113. The appellant's first submission was that the appellant's obligations to the developer were so comprehensively stated in the D&C contract that there was no room for the imposition by the law of tort of a concurrent duty of care to the developer.

  114. The appellant's second submission was that, whatever its obligations to the developer, it did not owe the respondent the duty of care propounded by it.

    The respondent's submissions

  115. The respondent submitted that the duty of care propounded by it does not depend on finding an equivalent duty of care owed by the appellant to the developer. The respondent argued that, in determining whether the appellant owed the respondent a duty of care, the correct approach was to focus on the salient features of the relationship between the appellant and the respondent separately from the relationship between the appellant and the developer. The salient features on which the respondent relied were the appellant's power of administration of the D&C contract (which gave the appellant control of the developer's rights and expectations), the expertise of the appellant in business matters, the commercial cost to the developer of monitoring the construction work, and, based on the foregoing, general notions of assumption of responsibility and reliance.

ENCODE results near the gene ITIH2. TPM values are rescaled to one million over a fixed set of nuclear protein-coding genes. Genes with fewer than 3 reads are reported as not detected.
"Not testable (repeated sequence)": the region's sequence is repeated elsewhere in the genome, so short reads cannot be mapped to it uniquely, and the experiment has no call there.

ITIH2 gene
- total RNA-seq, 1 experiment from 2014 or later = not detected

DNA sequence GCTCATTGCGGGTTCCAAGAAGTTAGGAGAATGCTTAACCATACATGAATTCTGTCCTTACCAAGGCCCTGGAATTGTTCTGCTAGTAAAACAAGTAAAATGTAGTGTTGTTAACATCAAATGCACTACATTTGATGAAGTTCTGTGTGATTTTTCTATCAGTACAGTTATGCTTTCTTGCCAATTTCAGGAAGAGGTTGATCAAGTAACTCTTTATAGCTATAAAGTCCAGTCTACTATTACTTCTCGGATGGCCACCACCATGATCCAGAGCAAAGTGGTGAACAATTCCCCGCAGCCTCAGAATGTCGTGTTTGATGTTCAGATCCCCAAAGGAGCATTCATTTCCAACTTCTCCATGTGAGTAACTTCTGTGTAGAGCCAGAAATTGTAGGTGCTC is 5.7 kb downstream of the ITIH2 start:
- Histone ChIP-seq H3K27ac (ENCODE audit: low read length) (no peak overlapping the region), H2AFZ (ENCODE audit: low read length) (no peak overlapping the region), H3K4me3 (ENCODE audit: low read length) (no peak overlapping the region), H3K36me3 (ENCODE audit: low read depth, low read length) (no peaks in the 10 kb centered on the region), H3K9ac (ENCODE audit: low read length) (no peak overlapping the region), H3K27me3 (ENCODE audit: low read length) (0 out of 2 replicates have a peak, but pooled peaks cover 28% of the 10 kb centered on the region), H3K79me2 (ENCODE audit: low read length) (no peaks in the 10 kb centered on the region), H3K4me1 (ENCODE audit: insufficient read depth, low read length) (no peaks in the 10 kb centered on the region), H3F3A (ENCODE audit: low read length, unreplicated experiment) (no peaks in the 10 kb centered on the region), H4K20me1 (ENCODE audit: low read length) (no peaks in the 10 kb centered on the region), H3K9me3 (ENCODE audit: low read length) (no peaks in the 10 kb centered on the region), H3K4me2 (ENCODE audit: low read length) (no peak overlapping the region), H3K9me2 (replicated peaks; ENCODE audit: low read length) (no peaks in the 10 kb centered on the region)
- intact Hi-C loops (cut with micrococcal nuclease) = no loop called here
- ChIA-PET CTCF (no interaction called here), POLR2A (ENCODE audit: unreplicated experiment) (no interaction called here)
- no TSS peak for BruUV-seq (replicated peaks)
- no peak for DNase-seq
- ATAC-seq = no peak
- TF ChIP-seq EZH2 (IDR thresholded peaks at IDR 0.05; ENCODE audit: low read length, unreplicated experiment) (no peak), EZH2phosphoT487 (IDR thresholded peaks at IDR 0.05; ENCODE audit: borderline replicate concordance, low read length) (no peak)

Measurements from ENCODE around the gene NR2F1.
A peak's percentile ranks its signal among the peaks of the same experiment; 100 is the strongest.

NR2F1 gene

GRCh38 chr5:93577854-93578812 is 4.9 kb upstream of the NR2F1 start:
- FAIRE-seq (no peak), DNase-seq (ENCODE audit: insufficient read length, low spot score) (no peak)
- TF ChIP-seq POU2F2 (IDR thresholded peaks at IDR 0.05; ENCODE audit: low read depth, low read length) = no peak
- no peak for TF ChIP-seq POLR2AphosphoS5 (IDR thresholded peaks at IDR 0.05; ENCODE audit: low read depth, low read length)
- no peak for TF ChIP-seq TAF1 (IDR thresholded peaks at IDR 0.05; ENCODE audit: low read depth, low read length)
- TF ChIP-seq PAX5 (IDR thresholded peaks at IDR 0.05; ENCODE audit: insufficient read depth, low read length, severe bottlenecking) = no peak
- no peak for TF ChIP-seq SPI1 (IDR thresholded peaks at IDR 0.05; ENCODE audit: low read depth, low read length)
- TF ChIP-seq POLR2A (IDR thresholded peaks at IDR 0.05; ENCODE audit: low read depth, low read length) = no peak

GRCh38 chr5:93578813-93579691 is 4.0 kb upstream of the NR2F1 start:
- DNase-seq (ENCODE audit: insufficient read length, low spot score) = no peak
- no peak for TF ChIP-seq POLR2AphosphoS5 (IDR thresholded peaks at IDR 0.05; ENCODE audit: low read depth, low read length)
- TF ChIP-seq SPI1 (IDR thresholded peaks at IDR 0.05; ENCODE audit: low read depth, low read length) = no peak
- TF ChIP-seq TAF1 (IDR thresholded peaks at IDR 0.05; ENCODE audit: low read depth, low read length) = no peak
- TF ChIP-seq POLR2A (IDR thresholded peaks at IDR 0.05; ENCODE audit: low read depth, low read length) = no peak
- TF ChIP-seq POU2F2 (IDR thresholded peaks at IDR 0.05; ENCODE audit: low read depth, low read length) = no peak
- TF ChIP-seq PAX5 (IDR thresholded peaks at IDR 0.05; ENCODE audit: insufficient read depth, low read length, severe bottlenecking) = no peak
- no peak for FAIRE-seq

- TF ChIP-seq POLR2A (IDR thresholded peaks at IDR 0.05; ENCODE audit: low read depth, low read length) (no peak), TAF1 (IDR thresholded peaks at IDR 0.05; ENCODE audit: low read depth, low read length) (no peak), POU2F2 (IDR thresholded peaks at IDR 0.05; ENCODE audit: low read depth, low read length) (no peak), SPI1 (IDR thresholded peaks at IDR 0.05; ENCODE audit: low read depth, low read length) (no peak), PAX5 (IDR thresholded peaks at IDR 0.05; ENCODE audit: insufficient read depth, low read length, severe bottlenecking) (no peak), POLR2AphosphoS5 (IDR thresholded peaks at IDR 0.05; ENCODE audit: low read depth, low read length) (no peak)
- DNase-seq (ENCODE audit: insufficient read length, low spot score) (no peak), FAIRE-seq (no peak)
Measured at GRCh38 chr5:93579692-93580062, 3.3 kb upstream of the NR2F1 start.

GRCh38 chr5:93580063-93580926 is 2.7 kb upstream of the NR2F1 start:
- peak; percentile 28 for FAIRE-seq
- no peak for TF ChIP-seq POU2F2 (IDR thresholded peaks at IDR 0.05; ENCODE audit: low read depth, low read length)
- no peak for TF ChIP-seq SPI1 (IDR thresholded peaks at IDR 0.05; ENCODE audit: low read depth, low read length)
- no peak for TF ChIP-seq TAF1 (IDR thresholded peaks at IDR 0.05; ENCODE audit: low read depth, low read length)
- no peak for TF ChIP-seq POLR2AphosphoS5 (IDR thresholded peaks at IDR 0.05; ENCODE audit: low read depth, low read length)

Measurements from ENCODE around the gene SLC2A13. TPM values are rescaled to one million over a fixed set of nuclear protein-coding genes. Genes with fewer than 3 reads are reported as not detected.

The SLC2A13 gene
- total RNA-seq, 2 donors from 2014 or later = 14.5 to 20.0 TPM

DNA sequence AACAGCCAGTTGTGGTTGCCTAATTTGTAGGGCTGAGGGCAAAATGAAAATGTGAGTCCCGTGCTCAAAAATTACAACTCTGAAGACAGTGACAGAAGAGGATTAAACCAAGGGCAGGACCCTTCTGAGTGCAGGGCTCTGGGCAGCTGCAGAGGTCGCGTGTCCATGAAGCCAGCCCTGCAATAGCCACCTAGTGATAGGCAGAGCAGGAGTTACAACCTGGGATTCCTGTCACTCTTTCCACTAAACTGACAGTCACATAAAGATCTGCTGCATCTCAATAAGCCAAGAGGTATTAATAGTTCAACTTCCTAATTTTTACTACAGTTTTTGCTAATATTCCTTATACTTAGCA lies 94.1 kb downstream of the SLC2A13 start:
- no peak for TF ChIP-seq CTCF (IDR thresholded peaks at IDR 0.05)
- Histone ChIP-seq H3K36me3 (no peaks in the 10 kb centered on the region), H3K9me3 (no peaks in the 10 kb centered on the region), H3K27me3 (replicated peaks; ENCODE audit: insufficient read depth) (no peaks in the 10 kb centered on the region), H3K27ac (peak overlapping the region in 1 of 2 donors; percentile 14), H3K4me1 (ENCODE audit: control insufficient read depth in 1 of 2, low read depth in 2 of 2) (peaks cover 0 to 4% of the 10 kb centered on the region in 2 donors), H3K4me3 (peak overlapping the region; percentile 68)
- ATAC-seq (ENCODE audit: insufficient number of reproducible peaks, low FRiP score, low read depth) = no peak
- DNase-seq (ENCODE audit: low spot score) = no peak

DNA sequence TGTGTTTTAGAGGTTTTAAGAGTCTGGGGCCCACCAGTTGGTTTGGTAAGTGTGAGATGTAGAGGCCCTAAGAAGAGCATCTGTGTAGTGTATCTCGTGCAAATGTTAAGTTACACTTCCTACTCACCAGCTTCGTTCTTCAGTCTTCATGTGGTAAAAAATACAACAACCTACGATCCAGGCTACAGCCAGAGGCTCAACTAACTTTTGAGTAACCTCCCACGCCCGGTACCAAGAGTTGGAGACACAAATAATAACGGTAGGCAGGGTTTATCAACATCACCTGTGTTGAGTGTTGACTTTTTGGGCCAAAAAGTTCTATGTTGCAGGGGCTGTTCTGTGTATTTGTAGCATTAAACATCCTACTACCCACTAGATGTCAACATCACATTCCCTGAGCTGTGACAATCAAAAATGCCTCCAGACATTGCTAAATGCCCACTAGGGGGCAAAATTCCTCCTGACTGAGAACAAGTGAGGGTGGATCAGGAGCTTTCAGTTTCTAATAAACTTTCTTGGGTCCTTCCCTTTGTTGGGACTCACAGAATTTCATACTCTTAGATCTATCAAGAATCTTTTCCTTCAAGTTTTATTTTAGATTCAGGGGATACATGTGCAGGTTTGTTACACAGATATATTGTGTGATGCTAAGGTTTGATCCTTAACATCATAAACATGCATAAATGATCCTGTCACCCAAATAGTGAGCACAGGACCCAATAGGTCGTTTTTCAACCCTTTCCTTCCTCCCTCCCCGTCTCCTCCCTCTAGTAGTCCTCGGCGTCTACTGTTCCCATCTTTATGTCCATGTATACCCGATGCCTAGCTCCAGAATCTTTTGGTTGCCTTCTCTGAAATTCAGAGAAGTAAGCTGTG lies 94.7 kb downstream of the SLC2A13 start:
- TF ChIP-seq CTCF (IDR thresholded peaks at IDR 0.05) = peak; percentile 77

116. The respondent also embraced the point made by Macfarlan and Leeming JJA that, because the respondent did not come into existence until the registration of the strata plan, it was vulnerable to the risk of loss from latent defects because it had no opportunity to take steps to protect itself against the financial consequences of latent defects in the construction of the common property.

  117. In this regard, the respondent emphasised that cl 65 of the D&C contract obliged the appellant to register the strata plan which brought the respondent into existence, so that from the moment of its coming into existence it was obliged by s 62(1) of the SSM Act to rectify defects in the common property as they became apparent. Because the respondent had no opportunity to accept or reject the vesting in it of the common property and to protect itself from the expense of having to make good any defects in the construction, it should be held, so it was said, that the respondent was relevantly vulnerable to a risk of loss in respect of which the appellant owed it the propounded duty. This was said to be so irrespective of whether the appellant owed an equivalent duty to the developer.